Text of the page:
[Ip-health] MSF: Ebola To Be Added to List of Neglected Diseases Eligible for US government Research & Development Incentive

Joanna Keenan-Siciliano joanna.l.keenan at gmail.com
Thu Dec 4 02:43:34 PST 2014

Ebola To Be Added to List of Neglected Diseases Eligible for US government
Research & Development Incentive

*New legislation may miss key change to reform flawed FDA Priority Review
 *New York, December 3, 2014— *A United States government program meant to
reward  pharmaceutical companies for investing in research and development
(R&D) for neglected diseases, and which will soon include Ebola on its list
of eligible diseases, is enriching drug companies without ensuring that
patients, treatment providers, or governments have access to these
lifesaving drugs at an affordable price, said the international medical
humanitarian organization Doctors Without Borders/Médecins Sans Frontières
(MSF) Monday.

 The program, known as the Federal Drug Administration (FDA)  Priority
Review Voucher (PRV), provides a drugmaker that registers a pharmaceutical
product for a qualifying neglected disease in the U.S. for the first time
with a voucher that essentially fast-tracks the approval process for any
drug in its portfolio. The PRV recipient is also free to sell the voucher
to other companies. The goal is to reward investments in R&D for new
medicines and vaccines to treat or prevent diseases that have not
historically garnered the interest of the pharmaceutical industry.

 “The Senate recently proposed some much-welcome changes to the program by
introducing legislation expanding the list of diseases to include
filoviruses such as Ebola, making it easier to include other neglected
diseases in the future and potentially increasing its economic value to
pharmaceutical companies,” said Judit Rius Sanjuan, U.S. Manager and Legal
Policy Adviser at the MSF Access Campaign. “As a medical organization
actively responding to the current outbreak, we welcome incentives to
accelerate R&D efforts for Ebola. We are concerned that these changes still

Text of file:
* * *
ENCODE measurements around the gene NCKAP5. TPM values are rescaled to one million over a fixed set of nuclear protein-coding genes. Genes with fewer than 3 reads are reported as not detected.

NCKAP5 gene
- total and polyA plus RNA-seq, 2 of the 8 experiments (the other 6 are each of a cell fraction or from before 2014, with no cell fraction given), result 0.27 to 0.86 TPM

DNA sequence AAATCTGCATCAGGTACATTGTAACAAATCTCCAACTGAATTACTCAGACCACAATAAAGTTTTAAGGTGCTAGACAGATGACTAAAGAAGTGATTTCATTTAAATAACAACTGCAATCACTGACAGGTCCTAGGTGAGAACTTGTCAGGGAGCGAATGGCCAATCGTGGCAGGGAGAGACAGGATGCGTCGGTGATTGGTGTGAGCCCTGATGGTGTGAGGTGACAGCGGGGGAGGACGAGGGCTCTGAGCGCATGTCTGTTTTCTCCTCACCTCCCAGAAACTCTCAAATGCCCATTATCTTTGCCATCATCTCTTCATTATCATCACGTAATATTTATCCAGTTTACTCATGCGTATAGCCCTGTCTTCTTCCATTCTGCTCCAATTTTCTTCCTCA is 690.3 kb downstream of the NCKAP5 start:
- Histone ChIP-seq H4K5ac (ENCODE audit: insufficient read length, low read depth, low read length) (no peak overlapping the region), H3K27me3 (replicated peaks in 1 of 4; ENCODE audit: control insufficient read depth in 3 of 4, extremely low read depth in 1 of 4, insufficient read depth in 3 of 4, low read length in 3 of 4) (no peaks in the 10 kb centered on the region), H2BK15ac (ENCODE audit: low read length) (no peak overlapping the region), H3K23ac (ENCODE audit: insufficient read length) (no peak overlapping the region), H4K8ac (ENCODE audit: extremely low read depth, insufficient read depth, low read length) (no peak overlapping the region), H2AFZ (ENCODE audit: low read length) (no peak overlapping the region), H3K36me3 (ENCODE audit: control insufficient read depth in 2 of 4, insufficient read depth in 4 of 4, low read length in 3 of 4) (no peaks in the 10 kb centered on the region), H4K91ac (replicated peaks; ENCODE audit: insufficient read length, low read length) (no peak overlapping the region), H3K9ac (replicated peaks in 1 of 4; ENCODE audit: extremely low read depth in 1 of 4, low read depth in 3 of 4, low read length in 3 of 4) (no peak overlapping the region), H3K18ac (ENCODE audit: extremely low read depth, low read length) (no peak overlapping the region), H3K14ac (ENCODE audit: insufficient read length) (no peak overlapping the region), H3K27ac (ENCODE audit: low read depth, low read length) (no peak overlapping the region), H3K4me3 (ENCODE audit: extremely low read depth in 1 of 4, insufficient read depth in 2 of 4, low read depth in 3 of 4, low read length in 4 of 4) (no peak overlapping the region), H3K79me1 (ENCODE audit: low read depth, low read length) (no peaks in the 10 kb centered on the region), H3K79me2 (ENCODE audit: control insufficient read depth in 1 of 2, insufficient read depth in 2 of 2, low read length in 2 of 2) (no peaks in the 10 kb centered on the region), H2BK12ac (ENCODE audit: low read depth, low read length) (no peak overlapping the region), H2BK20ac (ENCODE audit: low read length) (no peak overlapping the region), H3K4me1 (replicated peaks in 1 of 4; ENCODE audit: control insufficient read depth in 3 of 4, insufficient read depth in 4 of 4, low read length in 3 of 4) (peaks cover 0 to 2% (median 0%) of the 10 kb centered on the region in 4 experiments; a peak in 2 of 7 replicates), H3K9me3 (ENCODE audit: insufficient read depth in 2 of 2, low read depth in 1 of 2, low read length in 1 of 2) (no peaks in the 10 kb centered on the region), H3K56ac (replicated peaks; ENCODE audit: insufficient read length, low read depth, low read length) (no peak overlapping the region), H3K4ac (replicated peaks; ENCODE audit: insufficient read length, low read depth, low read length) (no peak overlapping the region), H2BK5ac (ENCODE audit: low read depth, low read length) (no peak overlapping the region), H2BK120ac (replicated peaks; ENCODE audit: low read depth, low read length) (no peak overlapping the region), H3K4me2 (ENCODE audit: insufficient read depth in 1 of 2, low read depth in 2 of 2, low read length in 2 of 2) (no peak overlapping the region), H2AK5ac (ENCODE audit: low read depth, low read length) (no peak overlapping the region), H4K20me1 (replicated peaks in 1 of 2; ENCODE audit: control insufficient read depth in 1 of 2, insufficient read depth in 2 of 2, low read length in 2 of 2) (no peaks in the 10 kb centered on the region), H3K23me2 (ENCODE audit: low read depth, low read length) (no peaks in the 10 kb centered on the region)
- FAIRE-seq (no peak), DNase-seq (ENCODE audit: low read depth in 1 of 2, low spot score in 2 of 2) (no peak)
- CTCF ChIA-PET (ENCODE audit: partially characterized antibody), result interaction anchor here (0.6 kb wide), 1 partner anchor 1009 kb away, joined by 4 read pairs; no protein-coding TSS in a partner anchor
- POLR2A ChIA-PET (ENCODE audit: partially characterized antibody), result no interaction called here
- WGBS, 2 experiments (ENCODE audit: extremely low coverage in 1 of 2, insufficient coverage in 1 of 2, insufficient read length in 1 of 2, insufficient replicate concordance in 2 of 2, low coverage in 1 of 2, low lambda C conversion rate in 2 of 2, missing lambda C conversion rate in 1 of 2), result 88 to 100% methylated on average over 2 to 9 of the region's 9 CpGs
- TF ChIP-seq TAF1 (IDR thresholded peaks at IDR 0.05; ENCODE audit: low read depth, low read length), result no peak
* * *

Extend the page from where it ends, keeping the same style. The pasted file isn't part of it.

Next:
do not include any way to ensure that patients, governments and treatment
providers like MSF, will have affordable and appropriate access to the
potential resulting Ebola medicines and vaccines."

 The FDA PRV program, in its current design, has critical flaws. For
example, It does not ensure that only companies that have invested in new
R&D receive the incentive and that patients, governments and treatment
providers have affordable access to the medicines or vaccines developed,
Rius said.

 Some key problems with the FDA Priority Review Voucher program:

 -- A PRV can be awarded even if a drug is already on the market in other
countries, which does nothing to fulfill the stated goal of the program--
expansion of research and development for neglected diseases. Both Novartis
and Knight Therapeutics have been awarded PRVs for drugs already in use in
developing countries.

 -- A PRV can be awarded to companies even when they do not contribute in
any significant way to the research or development of a drug. Knight
Therapeutics was recently awarded a priority review voucher for registering
the leishmaniasis drug miltefosine in the U.S, even though Knight made no
significant investment in the research and development of this drug.

 -- A PRV does not ensure that the treatments will be available and
affordable to the patients in need. PRV recipients are not even required to
market a product that earns a PRV in the United States, let alone in the
endemic developing countries. Miltefosine is again an example on how a drug
that has received a FDA PRV is not available and affordable to patients and
treatment providers like MSF.

 MSF and partners outlined some of our concerns about the US FDA PRV
mechanism in a letter to the US Congress in July this year and have called
for improvements to its design and implementation. US lawmakers should take
the opportunity to make changes now that the PRV is being amended to add
ebola in the list of diseases.

 Last month, Knight sold its priority review voucher for Miltefosine to
Gilead for $125 million. The sale, at least, shows the vouchers have clear
commercial value, but incentives and rewards should not go to companies
who’ve played no significant part in researching and developing new
medicines. And companies receiving these vouchers should have to ensure
that these medicines are affordable and accessible to patients.

  “We should not miss this opportunity to amend the FDA PRV mechanism to
reward true innovation and ensure that benefits from this taxpayer-funded
program reach the people most in need," Rius said. “The priority review
voucher program has great potential as a meaningful incentiv*e, *but in its
current form, it is pushing drug companies to the front of the line and
leaving patients behind.”

 *For more information on the Miltefosine FDA PRV, please read DNDI/MSF
press release on “Patient Access to Miltefosine in Developing Countries Not
Secured Despite Award of US FDA Priority Review Voucher Sold for USD 125
Million” (available here: *
and  BMJ 2014;349:g4665 - US incentive scheme for neglected diseases: a
good idea gone wrong? **http://www.bmj.com/content/349/bmj.g4665*

Joanna Keenan
Press Officer
Médecins Sans Frontières - Access Campaign
P: +41 22 849 87 45
M: +41 79 203 13 02
E: joanna.keenan[at]geneva.msf.org
T: @joanna_keenan


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